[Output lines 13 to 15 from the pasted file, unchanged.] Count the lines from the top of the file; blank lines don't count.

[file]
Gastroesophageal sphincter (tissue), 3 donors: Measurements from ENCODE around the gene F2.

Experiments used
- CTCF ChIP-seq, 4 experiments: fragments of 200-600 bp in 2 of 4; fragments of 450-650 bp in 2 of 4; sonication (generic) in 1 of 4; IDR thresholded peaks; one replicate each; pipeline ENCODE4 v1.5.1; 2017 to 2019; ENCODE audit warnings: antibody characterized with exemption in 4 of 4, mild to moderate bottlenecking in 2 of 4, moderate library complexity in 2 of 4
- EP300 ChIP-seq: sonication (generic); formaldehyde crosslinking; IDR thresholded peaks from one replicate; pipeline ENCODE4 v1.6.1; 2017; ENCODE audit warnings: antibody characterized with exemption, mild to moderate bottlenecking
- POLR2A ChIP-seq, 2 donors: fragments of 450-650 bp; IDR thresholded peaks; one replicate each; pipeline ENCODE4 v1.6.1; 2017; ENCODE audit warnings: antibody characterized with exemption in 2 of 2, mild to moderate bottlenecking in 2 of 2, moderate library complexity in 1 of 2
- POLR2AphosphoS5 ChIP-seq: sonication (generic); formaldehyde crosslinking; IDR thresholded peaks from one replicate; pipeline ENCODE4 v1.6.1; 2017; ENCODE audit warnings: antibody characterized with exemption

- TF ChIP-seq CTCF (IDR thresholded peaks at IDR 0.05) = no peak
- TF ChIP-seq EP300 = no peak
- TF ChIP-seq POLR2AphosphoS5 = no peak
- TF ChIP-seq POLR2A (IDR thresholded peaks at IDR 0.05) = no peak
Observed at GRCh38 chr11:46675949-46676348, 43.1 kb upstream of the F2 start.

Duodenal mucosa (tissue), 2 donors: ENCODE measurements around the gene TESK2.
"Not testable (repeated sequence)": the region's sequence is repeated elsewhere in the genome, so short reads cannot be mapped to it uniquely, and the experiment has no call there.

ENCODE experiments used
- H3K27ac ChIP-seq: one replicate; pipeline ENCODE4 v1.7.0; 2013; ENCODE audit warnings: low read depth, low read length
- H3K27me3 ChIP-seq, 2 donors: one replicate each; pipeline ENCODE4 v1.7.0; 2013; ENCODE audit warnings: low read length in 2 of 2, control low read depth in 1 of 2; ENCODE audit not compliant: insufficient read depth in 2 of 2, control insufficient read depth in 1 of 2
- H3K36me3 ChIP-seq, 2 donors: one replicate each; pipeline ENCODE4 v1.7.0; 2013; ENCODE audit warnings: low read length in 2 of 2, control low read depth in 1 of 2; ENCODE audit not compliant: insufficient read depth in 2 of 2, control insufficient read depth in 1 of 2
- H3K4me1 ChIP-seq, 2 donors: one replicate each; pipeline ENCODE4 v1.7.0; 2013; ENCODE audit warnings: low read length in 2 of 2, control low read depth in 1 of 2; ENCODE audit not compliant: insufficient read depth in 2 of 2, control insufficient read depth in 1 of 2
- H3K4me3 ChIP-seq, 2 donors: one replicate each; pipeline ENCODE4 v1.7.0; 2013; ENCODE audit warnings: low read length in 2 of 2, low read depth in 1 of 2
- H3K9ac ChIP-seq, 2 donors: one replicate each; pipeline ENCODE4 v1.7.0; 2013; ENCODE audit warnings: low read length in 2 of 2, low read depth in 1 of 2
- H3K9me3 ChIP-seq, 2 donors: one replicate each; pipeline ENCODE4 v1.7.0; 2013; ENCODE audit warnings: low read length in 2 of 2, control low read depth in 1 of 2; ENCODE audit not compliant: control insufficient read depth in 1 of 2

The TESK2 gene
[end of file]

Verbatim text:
"Not testable (repeated sequence)": the region's sequence is repeated elsewhere in the genome, so short reads cannot be mapped to it uniquely, and the experiment has no call there.

ENCODE experiments used
- H3K27ac ChIP-seq: one replicate; pipeline ENCODE4 v1.7.0; 2013; ENCODE audit warnings: low read depth, low read length